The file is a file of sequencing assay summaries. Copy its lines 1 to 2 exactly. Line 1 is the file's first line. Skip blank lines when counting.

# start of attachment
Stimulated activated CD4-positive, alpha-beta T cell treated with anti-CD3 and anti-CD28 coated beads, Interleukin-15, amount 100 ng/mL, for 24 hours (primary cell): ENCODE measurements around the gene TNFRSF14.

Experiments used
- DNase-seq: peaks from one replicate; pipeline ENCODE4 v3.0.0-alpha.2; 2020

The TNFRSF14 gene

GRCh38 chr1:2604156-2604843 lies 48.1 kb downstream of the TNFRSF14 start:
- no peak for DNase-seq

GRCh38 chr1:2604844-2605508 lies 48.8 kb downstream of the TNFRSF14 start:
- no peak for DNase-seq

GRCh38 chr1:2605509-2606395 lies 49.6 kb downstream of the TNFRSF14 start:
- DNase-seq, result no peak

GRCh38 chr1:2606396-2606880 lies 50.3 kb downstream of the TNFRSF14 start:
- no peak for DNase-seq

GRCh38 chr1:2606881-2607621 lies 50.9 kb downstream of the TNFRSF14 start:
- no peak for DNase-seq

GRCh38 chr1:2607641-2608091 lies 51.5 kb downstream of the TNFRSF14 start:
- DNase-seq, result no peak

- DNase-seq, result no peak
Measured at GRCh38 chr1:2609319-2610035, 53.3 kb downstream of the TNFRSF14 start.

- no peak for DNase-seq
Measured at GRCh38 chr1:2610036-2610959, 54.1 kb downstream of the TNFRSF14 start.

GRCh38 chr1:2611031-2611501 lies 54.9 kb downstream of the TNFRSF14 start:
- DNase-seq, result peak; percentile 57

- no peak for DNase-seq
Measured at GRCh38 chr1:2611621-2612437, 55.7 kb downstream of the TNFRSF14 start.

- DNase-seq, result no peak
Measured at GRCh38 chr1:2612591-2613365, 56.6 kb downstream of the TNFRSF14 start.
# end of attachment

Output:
Stimulated activated CD4-positive, alpha-beta T cell treated with anti-CD3 and anti-CD28 coated beads, Interleukin-15, amount 100 ng/mL, for 24 hours (primary cell): ENCODE measurements around the gene TNFRSF14.

Experiments used